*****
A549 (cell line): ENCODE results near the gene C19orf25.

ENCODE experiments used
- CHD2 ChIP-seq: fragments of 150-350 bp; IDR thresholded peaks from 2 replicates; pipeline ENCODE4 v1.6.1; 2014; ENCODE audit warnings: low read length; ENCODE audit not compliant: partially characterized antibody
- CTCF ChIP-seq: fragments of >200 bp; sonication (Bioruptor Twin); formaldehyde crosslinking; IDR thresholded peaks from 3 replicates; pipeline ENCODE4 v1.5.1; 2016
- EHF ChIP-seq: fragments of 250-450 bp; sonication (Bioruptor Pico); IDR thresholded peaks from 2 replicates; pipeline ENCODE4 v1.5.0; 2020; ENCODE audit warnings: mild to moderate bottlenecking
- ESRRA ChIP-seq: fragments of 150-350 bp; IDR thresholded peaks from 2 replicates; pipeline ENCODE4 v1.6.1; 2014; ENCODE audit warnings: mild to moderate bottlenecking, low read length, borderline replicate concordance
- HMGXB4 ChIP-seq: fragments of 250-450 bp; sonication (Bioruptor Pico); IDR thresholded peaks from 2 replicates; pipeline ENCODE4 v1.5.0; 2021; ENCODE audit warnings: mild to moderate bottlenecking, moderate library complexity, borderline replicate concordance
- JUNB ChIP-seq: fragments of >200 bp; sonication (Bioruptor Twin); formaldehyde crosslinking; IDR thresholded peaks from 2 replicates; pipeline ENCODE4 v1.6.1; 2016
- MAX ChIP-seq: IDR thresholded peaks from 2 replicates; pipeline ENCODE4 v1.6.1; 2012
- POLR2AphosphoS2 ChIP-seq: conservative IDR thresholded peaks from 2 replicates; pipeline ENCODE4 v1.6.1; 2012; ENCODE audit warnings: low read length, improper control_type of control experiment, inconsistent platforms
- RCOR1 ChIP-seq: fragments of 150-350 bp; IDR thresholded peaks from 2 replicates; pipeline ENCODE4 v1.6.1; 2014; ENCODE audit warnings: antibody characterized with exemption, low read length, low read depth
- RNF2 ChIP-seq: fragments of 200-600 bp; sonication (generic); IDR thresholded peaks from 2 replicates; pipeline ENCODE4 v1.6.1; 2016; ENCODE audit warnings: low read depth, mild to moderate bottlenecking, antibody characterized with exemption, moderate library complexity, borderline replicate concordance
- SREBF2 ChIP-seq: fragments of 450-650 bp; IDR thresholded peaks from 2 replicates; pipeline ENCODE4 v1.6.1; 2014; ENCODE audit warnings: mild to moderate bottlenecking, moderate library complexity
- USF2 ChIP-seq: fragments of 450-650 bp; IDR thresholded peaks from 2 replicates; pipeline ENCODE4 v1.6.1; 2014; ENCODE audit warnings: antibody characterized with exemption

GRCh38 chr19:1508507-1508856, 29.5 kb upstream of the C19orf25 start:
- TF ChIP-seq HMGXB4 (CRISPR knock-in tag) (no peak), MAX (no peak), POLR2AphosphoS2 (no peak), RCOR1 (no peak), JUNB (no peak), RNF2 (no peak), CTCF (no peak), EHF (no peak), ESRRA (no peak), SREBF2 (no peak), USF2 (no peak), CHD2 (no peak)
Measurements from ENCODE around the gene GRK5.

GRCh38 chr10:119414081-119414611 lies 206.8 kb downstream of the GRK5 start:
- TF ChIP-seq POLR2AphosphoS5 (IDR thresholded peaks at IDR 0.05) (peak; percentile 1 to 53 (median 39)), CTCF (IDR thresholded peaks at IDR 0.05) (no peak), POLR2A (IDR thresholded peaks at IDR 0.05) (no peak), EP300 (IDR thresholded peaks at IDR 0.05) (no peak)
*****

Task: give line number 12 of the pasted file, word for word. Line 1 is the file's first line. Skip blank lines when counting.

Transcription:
- RNF2 ChIP-seq: fragments of 200-600 bp; sonication (generic); IDR thresholded peaks from 2 replicates; pipeline ENCODE4 v1.6.1; 2016; ENCODE audit warnings: low read depth, mild to moderate bottlenecking, antibody characterized with exemption, moderate library complexity, borderline replicate concordance